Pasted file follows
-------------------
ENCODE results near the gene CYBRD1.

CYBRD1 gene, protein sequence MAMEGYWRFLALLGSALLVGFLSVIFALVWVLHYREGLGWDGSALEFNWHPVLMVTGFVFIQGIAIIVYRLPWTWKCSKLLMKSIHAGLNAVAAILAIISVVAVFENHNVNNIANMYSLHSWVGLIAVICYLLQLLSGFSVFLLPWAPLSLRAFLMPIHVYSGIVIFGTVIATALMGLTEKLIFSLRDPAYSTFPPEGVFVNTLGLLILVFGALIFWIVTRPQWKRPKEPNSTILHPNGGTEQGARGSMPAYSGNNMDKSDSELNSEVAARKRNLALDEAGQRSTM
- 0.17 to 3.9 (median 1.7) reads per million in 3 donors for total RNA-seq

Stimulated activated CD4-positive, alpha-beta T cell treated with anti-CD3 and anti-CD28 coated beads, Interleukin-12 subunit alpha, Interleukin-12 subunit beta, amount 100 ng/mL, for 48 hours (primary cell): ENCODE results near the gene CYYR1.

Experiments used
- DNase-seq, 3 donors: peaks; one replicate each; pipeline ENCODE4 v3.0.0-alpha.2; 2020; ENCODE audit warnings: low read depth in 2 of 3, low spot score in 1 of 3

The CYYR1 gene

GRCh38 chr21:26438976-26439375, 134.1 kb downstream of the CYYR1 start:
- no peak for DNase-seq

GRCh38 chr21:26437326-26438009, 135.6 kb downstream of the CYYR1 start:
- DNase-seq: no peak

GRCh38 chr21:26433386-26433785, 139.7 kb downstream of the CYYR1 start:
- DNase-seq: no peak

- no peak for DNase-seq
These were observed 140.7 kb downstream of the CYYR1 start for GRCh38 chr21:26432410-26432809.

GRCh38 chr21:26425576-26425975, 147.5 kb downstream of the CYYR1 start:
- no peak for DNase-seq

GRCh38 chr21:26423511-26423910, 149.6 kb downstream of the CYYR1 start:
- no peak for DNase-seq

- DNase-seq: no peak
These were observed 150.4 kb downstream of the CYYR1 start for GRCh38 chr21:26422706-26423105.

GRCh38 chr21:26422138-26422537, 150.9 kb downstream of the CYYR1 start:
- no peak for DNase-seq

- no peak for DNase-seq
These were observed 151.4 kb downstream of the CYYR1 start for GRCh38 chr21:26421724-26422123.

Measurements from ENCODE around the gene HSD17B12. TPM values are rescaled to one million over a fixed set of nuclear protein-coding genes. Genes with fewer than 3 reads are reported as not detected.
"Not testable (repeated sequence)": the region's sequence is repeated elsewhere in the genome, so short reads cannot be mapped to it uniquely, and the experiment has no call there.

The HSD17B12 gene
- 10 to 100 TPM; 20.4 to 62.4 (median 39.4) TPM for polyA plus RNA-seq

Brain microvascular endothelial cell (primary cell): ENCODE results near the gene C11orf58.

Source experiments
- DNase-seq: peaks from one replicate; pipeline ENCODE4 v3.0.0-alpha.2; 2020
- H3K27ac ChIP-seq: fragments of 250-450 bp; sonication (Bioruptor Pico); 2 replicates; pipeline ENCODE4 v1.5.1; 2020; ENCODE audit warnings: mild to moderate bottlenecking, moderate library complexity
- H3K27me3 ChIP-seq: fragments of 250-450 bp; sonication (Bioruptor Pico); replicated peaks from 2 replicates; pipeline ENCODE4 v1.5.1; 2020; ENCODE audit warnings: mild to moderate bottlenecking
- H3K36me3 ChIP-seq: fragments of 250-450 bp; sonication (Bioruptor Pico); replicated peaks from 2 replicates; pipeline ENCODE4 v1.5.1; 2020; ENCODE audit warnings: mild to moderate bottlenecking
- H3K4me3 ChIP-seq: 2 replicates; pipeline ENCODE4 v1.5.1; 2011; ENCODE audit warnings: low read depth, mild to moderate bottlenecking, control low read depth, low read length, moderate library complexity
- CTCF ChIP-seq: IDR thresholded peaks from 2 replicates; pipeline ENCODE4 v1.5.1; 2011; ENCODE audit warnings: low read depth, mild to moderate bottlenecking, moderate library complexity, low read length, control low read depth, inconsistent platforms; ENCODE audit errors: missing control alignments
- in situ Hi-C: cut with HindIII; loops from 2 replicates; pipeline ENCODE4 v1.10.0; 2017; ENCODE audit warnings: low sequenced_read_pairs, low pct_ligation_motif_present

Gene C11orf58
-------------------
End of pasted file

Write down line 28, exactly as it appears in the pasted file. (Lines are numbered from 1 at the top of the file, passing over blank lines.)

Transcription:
The HSD17B12 gene